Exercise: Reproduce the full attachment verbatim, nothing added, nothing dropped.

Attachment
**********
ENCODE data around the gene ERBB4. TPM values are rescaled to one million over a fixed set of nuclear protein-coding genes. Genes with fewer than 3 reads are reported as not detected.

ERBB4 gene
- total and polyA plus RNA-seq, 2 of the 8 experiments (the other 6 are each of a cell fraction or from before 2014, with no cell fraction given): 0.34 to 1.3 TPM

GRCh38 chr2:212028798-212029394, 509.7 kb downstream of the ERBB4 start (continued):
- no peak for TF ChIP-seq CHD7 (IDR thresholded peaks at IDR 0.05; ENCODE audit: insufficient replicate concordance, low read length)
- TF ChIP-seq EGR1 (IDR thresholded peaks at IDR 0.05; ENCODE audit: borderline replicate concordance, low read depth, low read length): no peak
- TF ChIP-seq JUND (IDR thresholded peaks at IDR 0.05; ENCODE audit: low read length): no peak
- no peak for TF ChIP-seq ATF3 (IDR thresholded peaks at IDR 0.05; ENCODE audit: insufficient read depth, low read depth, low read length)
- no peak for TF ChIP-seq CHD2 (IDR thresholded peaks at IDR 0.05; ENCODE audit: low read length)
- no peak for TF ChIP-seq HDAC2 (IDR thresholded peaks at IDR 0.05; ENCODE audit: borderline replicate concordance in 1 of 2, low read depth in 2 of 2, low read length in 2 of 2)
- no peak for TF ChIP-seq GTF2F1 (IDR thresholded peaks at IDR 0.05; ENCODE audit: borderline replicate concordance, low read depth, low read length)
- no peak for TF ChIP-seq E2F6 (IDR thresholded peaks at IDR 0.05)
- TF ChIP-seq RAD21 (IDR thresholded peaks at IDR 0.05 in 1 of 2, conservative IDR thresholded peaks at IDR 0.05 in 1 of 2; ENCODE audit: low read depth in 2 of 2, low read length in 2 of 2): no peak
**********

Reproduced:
ENCODE data around the gene ERBB4. TPM values are rescaled to one million over a fixed set of nuclear protein-coding genes. Genes with fewer than 3 reads are reported as not detected.

ERBB4 gene
- total and polyA plus RNA-seq, 2 of the 8 experiments (the other 6 are each of a cell fraction or from before 2014, with no cell fraction given): 0.34 to 1.3 TPM

GRCh38 chr2:212028798-212029394, 509.7 kb downstream of the ERBB4 start (continued):
- no peak for TF ChIP-seq CHD7 (IDR thresholded peaks at IDR 0.05; ENCODE audit: insufficient replicate concordance, low read length)
- TF ChIP-seq EGR1 (IDR thresholded peaks at IDR 0.05; ENCODE audit: borderline replicate concordance, low read depth, low read length): no peak
- TF ChIP-seq JUND (IDR thresholded peaks at IDR 0.05; ENCODE audit: low read length): no peak
- no peak for TF ChIP-seq ATF3 (IDR thresholded peaks at IDR 0.05; ENCODE audit: insufficient read depth, low read depth, low read length)
- no peak for TF ChIP-seq CHD2 (IDR thresholded peaks at IDR 0.05; ENCODE audit: low read length)
- no peak for TF ChIP-seq HDAC2 (IDR thresholded peaks at IDR 0.05; ENCODE audit: borderline replicate concordance in 1 of 2, low read depth in 2 of 2, low read length in 2 of 2)
- no peak for TF ChIP-seq GTF2F1 (IDR thresholded peaks at IDR 0.05; ENCODE audit: borderline replicate concordance, low read depth, low read length)
- no peak for TF ChIP-seq E2F6 (IDR thresholded peaks at IDR 0.05)
- TF ChIP-seq RAD21 (IDR thresholded peaks at IDR 0.05 in 1 of 2, conservative IDR thresholded peaks at IDR 0.05 in 1 of 2; ENCODE audit: low read depth in 2 of 2, low read length in 2 of 2): no peak